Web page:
As a 48-day whale survey in the North Pacific drew to a close, Jessica Crance heard a series of gunshot calls—vocalizations unique to the right whale. By the end of the stormy final day, the survey team had seen four different whales from one of the world’s most endangered populations.
The eastern population of North Pacific right whales is estimated to number fewer than 50 animals. It is both one of the rarest and most mysterious whale populations. Their migration routes, calving grounds, and population trends remain unknown. Filling these essential information gaps is vital to managing and protecting them.
The new sightings mark the first in the Gulf of Alaska since 2021, and have added at least one and perhaps two new animals to the North Pacific right whale catalog. They provide key information as NOAA Fisheries considers proposing changes to their designated critical habitat under the Endangered Species Act. And they may support growing evidence of two separate eastern North Pacific populations in the Gulf of Alaska and Bering Sea.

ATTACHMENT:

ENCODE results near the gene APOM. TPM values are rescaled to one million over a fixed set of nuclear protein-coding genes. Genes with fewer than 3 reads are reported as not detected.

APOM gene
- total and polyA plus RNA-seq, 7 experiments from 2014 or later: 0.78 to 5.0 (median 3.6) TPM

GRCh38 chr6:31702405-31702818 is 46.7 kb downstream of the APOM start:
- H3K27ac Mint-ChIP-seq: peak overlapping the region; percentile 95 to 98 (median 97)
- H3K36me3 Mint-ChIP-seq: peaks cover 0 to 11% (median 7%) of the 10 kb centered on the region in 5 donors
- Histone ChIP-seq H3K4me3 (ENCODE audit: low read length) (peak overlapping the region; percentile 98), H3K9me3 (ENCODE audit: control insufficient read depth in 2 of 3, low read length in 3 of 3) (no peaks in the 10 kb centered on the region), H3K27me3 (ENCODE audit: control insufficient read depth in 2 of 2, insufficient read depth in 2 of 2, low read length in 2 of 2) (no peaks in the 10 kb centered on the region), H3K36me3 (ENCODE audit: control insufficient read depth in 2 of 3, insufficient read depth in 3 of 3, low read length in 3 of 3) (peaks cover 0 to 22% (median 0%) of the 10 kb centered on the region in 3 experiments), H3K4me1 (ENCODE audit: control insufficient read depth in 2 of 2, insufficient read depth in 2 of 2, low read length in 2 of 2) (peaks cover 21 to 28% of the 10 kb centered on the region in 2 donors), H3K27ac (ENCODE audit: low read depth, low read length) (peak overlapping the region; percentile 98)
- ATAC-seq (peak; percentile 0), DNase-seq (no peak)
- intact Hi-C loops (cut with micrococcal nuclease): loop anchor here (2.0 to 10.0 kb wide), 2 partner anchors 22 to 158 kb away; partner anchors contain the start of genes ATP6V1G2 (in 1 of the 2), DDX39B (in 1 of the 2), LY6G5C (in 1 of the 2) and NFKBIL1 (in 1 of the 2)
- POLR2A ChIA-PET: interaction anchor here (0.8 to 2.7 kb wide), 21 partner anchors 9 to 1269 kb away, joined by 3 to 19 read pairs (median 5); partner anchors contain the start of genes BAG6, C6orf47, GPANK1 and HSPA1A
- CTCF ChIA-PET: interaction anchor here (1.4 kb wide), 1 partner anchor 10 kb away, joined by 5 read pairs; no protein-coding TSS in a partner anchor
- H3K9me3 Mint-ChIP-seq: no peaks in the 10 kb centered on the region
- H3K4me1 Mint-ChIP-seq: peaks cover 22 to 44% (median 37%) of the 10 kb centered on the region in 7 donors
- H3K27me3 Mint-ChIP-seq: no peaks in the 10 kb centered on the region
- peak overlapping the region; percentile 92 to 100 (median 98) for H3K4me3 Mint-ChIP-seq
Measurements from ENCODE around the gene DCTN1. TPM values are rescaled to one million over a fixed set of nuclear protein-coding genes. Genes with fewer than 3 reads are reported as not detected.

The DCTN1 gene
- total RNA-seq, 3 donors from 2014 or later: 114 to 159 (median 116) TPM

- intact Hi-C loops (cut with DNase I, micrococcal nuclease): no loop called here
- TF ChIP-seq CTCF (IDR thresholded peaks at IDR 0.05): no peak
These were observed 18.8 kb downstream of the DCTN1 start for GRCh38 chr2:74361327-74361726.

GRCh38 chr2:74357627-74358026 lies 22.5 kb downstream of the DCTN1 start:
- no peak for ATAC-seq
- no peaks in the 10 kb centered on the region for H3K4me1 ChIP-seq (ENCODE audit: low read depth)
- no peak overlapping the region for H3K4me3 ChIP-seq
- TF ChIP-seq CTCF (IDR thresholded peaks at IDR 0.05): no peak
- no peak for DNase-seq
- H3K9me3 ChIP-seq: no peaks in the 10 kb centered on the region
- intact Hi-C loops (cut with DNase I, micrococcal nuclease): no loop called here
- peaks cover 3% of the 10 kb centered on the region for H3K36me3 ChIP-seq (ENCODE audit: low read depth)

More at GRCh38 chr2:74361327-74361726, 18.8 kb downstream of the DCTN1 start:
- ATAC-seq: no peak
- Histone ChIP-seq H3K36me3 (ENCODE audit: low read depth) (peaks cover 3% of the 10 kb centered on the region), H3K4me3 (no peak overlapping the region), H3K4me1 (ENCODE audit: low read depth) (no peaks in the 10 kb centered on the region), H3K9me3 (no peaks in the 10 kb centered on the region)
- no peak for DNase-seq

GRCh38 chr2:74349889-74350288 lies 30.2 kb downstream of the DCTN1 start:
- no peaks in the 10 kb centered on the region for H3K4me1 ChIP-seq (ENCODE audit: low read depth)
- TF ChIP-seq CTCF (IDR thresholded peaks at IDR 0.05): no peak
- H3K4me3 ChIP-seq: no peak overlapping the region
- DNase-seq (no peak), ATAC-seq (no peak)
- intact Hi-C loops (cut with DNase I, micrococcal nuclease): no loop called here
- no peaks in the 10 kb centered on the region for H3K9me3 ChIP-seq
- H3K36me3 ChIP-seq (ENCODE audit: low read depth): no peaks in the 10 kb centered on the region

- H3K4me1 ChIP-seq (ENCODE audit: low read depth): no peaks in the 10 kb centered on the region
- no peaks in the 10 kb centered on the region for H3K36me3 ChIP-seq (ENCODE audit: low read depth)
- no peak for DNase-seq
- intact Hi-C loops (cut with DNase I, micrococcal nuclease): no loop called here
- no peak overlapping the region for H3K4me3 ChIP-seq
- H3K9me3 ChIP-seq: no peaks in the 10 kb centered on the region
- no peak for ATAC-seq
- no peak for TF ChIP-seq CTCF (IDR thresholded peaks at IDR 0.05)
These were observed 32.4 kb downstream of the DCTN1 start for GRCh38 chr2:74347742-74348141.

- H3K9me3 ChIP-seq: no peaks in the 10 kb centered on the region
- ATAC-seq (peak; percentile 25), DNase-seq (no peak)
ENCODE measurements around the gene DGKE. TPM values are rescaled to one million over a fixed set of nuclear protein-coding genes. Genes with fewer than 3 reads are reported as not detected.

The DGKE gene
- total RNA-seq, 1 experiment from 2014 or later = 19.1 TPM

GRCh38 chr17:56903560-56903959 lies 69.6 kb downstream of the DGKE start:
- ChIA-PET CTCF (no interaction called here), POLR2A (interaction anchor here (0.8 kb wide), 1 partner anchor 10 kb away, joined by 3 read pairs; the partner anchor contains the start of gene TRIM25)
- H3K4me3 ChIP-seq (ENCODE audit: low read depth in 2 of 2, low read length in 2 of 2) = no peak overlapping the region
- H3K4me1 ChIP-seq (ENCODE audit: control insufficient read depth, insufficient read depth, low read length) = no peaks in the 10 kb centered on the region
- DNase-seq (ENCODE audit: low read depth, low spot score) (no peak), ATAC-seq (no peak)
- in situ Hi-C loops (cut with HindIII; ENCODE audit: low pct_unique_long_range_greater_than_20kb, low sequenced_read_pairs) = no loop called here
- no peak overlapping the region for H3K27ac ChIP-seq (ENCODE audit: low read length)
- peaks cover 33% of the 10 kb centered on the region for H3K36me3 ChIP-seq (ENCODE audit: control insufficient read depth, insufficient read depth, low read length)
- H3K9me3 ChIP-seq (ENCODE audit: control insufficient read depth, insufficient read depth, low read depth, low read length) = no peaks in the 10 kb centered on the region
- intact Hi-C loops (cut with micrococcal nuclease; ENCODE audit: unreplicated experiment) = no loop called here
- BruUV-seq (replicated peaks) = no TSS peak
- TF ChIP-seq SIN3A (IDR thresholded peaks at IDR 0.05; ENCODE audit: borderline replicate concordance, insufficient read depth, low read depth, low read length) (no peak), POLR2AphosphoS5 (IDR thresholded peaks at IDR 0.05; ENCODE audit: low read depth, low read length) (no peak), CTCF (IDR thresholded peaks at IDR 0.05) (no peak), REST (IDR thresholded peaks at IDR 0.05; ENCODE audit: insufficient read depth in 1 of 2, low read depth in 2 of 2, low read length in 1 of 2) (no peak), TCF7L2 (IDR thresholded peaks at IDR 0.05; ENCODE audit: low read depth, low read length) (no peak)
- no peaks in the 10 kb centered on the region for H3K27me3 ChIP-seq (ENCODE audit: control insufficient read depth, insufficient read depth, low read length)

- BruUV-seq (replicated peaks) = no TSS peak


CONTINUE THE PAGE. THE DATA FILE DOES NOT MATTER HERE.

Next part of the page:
“Anytime we see these whales it’s really exciting, and sightings in the Gulf of Alaska are even more rare than in the Bering Sea,” said Jessica Crance, NOAA Fisheries Alaska Fisheries Science Center. “Every sighting helps us better understand this population and how to support its recovery.”
From Abundance to the Brink of Extinction
Once abundant, North Pacific right whales were hunted to near extinction mostly within a single decade (1840–1849). Then, hundreds of illegal killings by the U.S.S.R. during the 1960s brought them closer to the brink.
The species comprises two populations, a western and eastern population. The eastern population is distinct and unique—it is the only right whale population in the world that has been found to sing. Ranging a vast area from Hawaii and Mexico along the U.S. and Canadian West Coast to the Bering Sea, these whales are difficult to find, let alone study. International cooperation and acoustic technology have been key to learning more about this elusive population.
Watching and Listening for Whales
The new sightings were made during a collaborative international survey on the high seas south of Alaska’s Aleutian Islands in August and September of 2023. The research was sponsored by the International Whaling Commission and government of Japan. The purpose of the survey was to collect data on sei, fin, blue and humpback whales, and the rare North Pacific right whales. This information will provide the science needed to support the conservation and management of these species.